Vanderbilt Law Review


Mark E. Brandon

First Page



In their introduction to a fine new edition of Alexis de Tocqueville's Democracy in America, Harvey C. Mansfield and Delba Winthrop claim that "[i]f the twentieth century has been an American century, it is because the work of America... has been to keep democracy strong where it is alive and to promote it where it is weak or nonexistent." By "democracy" they doubtless intend something akin to "constitutional democracy," "liberal democracy," or "republican government." I take each of these to be a rough proxy for a constitutionalist system that includes (1) institutions authorized by and accountable to the people (both in the making of the order and in the regular operation of government); (2) some notion of limited government (whether by the designation of purposes for governmental action, the specification of rights, or the allocation of authority among institutions); and (3) rule of law (which connotes the regularization of processes by which public norms are made and applied). Whatever the precise contours of the concept, the claim that the success and strength of the United States derive from a commitment to democracy (or, as I shall use it here, constitutionalism), has an almost intuitive appeal. It is my sense, however, that even a cursory look at the United States' record of diplomatic, military, and covert initiatives- the regimes it has supported, opposed, or toppled, and how and why it has done so-would raise doubts about that commitment.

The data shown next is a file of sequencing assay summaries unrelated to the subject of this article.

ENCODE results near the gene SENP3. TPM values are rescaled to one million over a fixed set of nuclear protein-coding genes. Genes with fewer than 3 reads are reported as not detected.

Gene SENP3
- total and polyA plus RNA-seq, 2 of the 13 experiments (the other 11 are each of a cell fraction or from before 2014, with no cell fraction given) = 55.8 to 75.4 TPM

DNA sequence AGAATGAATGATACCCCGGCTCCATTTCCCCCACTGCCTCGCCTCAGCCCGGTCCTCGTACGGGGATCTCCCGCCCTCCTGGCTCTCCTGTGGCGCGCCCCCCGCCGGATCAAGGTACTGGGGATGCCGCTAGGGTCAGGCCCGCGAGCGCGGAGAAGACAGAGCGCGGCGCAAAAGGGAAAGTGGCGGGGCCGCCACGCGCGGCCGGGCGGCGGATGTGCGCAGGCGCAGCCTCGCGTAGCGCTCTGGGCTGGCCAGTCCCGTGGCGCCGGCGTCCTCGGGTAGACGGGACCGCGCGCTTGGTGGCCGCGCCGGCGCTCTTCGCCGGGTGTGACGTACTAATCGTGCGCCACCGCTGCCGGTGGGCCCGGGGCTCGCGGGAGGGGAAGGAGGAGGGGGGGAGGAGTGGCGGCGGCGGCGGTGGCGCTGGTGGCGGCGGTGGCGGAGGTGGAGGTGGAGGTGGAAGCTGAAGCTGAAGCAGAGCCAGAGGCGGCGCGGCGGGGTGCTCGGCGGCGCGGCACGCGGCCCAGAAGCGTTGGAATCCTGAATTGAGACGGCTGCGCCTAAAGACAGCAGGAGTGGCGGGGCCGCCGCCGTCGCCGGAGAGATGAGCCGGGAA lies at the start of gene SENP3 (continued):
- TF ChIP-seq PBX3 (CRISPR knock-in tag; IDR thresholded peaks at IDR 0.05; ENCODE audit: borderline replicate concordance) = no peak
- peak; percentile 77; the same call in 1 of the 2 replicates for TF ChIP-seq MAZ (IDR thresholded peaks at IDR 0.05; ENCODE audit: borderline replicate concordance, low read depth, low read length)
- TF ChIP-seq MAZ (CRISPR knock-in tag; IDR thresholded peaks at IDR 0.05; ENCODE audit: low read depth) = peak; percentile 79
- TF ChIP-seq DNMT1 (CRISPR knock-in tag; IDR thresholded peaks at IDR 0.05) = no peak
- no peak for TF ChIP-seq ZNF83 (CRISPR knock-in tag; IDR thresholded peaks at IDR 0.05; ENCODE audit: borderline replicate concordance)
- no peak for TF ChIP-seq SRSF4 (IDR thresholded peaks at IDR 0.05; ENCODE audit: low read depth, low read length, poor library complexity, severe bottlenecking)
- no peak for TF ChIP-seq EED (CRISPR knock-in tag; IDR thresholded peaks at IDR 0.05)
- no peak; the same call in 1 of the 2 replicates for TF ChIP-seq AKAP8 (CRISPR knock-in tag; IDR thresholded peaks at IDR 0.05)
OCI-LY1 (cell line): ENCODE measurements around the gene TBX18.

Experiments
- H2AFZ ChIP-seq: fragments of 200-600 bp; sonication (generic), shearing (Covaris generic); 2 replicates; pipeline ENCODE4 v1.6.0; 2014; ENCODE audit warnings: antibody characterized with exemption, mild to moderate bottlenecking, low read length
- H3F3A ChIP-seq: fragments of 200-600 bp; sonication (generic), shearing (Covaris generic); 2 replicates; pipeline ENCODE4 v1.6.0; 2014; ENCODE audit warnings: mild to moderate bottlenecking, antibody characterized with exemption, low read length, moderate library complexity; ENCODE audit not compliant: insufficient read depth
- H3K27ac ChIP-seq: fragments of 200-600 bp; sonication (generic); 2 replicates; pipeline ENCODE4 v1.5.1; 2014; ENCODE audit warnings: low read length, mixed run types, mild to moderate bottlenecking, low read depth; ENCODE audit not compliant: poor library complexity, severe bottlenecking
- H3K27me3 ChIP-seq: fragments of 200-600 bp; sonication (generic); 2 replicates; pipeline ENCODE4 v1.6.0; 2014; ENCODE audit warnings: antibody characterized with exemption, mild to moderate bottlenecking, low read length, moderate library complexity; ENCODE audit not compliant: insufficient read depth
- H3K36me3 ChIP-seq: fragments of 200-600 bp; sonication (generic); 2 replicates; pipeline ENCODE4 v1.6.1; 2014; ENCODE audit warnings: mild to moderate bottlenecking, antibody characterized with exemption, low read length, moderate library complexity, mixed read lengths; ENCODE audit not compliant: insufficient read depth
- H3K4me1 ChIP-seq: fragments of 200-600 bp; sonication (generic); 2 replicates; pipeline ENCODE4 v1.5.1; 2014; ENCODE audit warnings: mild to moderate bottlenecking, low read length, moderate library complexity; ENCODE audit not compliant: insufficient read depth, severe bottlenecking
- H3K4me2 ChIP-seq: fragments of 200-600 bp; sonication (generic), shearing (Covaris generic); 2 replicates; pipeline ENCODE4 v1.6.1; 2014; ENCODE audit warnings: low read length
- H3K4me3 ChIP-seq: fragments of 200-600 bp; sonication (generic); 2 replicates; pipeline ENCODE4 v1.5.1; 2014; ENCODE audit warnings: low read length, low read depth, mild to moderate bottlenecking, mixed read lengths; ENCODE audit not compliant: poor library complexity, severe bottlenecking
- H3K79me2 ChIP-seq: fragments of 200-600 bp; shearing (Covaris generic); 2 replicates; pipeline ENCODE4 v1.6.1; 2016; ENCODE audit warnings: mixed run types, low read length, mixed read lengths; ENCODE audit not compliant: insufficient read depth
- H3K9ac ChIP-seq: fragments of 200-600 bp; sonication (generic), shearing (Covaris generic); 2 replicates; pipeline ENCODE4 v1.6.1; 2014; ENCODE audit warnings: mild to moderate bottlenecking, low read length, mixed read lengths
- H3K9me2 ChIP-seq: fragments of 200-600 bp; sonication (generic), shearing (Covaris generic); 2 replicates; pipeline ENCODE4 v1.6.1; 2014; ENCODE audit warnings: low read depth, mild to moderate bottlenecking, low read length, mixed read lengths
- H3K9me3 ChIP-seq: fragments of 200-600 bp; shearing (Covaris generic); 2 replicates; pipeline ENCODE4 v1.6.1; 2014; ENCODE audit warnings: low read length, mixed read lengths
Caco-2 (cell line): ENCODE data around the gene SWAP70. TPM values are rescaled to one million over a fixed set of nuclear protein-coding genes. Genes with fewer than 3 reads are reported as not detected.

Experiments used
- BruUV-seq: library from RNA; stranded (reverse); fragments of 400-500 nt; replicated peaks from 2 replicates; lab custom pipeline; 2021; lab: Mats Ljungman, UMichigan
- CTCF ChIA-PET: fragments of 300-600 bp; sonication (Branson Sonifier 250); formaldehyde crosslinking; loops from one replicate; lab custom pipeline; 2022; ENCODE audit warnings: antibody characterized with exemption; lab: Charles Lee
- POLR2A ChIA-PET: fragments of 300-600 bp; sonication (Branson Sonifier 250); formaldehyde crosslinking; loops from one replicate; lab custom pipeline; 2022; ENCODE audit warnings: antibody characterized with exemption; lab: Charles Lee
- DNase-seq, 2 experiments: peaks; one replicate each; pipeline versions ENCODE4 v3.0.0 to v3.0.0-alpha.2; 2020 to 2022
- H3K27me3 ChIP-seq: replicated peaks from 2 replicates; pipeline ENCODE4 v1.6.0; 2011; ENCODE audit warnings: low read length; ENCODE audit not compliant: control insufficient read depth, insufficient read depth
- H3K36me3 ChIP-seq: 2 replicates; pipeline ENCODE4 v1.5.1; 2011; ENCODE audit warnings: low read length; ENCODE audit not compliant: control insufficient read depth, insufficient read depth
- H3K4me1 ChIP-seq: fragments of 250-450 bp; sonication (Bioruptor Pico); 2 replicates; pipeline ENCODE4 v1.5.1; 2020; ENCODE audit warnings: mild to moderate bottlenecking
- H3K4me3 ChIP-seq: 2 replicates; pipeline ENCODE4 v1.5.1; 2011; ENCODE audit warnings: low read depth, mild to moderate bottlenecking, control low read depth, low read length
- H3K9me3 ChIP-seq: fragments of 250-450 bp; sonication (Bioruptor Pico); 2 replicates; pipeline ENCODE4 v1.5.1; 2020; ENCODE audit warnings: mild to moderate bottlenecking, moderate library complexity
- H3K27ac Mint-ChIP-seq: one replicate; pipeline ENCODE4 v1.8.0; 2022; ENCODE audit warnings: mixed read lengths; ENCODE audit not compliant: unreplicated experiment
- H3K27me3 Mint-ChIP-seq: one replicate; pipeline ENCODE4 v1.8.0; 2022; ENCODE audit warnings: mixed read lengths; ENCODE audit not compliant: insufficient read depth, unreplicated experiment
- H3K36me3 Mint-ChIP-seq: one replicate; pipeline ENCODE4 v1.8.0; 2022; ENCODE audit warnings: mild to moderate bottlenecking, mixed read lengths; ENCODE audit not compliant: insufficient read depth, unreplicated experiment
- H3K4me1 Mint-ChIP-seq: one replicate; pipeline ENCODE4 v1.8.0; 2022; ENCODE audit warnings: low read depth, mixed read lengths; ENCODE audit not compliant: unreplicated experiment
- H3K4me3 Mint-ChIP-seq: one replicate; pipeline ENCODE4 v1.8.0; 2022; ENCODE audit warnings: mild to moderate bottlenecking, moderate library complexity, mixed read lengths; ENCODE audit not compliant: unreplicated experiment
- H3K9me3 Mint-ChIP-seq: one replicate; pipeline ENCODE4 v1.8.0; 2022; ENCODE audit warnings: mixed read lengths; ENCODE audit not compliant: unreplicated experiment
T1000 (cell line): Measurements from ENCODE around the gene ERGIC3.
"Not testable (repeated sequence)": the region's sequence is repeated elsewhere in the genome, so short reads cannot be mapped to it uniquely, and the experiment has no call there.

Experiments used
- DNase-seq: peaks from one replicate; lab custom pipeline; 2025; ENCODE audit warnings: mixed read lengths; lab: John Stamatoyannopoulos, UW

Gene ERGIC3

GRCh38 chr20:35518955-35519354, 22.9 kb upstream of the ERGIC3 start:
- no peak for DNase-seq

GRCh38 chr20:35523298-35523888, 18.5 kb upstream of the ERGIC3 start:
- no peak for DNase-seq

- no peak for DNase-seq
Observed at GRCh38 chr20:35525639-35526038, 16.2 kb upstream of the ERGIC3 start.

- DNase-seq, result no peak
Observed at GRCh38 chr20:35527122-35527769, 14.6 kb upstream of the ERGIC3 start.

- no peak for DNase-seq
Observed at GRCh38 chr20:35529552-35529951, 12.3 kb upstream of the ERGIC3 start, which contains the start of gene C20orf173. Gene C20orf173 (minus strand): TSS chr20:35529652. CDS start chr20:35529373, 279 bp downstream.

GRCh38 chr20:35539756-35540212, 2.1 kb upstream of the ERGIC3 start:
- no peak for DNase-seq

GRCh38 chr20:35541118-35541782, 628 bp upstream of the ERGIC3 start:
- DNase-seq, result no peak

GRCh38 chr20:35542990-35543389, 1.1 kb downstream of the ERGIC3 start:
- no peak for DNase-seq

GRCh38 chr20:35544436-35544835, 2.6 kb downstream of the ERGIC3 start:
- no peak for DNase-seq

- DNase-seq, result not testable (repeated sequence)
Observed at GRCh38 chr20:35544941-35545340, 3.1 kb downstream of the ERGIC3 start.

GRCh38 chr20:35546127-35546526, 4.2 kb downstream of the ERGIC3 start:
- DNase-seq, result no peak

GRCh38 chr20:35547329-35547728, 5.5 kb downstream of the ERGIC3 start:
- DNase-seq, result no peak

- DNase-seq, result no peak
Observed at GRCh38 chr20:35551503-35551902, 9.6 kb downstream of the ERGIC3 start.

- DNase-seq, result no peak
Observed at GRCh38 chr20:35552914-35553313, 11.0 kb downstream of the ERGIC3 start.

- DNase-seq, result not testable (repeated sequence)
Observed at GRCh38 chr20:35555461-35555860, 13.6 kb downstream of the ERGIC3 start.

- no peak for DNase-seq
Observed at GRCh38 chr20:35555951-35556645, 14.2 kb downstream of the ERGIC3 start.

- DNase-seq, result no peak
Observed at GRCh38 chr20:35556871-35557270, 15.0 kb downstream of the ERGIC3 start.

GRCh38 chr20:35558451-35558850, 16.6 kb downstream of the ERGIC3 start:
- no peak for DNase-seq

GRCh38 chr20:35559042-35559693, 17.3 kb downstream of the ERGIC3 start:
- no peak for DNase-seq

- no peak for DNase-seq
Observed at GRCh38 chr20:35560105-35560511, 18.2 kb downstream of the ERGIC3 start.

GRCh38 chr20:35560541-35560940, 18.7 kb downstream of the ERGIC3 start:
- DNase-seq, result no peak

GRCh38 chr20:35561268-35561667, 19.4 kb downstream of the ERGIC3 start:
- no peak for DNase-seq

In this essay, I give voice to those doubts. I first observe that much of the history of American prominence-even pre-eminence-in the world is a story as much of military conflict as of constitutionalism. Second, I argue that the nation's persistent engagement in military conflict is constitutionally significant. By "significant" I have in mind two measures, although I do not attempt to specify them precisely in this essay. One is that the persistent use of force has altered consequentially the norms and institutions that constitute the United States. The other is that, whatever their cause, certain trends of American constitutional development have the potential to do mischief and that this potential is exacerbated by conditions of warfare, especially when those conditions are continual. I identify five general areas of concern-five areas in which these trends or consequences might be worrisome-from the standpoint of constitutionalism: national ethos, rights, the operation of republican government, the allocation of institutional authority, and the concept of sovereignty. I argue that the trends or consequences within these domains are no less worrisome because the Supreme Court of the United States has sometimes given anti-constitutionalist policies the cover of law. Even if we assume that the nation has been consistently justified and effective in its uses of force, an irony follows: In successfully maintaining a constitutional order, the nation may well be weakening its constitutionalist roots.